Record numbers at Anzac services
RECORD attendance at Anzac Day services across Ipswich showed that although 100 years have passed since the Gallipoli landing, the gratitude we have for Anzacs has not faded.
Vietnam veteran Ian "Spike" Dainer said he was proud of how much interest young people had taken in Anzac Day commemorations.
"People would tell me in the 70s that Anzac Day would die out and people would forget about us," he said.
"Now it's the Centenary of Anzac and just look at how many people came out on Saturday."
Mayor Paul Pisasale said record numbers at the City of Ipswich Anzac Day Parade made him proud to live in a "defence city".
"Ipswich is a defence city and we've shown it today," he said.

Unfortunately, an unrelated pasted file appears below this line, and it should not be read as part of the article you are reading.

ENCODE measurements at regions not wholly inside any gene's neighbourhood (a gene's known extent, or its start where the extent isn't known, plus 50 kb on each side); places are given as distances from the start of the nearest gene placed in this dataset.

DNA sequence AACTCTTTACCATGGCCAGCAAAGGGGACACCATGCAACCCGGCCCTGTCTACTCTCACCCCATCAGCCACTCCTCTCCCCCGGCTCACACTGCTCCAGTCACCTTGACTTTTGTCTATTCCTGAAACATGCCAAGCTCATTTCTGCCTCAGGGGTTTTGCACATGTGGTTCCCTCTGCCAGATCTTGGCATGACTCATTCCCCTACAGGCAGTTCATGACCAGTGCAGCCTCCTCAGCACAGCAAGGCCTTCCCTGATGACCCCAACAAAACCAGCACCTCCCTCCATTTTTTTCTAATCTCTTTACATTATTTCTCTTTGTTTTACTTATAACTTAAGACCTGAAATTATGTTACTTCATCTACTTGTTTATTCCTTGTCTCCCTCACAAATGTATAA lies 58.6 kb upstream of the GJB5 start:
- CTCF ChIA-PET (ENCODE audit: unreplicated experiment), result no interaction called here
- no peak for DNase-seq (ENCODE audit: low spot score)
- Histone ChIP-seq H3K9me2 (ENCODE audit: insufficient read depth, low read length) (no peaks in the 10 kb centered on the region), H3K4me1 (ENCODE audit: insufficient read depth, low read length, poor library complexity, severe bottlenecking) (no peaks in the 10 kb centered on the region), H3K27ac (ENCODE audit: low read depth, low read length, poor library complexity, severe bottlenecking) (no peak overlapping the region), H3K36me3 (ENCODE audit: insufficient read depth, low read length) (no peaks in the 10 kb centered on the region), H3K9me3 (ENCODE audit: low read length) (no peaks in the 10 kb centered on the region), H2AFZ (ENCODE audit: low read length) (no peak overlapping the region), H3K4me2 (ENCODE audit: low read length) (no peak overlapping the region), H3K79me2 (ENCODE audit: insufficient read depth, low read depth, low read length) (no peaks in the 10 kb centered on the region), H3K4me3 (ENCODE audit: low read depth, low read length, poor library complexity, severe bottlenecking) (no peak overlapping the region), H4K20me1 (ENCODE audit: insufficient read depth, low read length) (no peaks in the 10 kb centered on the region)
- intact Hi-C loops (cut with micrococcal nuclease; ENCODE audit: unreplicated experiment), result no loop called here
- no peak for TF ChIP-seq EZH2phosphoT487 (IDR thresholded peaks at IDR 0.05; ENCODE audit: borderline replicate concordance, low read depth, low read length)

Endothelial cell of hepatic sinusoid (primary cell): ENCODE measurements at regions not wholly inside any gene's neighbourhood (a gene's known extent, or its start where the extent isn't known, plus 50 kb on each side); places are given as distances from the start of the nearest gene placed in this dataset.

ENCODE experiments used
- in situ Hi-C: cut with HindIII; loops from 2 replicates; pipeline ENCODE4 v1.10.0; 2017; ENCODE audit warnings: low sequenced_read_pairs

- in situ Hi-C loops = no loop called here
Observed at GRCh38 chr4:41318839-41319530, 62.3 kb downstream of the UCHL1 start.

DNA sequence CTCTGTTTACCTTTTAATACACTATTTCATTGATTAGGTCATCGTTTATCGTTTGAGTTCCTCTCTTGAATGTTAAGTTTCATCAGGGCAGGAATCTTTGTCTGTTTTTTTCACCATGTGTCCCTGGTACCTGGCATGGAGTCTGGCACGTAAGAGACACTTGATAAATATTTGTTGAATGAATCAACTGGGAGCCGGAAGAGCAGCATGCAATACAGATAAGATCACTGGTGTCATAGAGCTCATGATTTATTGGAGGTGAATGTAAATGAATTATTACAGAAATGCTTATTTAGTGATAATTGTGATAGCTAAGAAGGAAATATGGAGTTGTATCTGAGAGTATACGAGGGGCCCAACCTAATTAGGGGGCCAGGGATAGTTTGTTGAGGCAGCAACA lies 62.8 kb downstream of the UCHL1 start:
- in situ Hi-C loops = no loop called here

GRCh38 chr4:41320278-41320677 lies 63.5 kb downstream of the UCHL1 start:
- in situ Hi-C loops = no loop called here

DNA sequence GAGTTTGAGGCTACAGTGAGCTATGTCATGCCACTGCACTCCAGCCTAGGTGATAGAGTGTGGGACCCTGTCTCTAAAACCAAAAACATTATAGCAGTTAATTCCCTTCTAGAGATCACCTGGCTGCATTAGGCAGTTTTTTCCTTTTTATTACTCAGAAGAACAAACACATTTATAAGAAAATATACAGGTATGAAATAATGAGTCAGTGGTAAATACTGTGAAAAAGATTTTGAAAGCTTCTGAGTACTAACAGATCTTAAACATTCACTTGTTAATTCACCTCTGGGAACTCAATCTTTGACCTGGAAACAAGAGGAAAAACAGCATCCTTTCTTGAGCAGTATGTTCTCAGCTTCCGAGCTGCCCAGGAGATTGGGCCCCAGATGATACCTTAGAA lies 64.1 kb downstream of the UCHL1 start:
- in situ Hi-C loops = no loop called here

"The true achievement (of Gallipoli) was Australia's determination and courage that gave birth to our nation as it is today.
"When you see someone in a uniform in Ipswich, don't forget to say, 'thank you for your service'."
Second World War veteran Phil Gilbert OAM led an emotional dawn service at the Soldiers' Memorial Hall, where hundreds of locals braved the chilly weather to pay their respects.
"Our men and women of the army, navy and RAAF have served all over the world," he said.
"You want to protect your country and freedom is what we truly fought for.
"We are always well supported in Ipswich."
Record crowds were seen at services throughout the city, with more than 5000 people attending the re-enactment of the landing at Gallipoli held at dawn in Goodna on Saturday.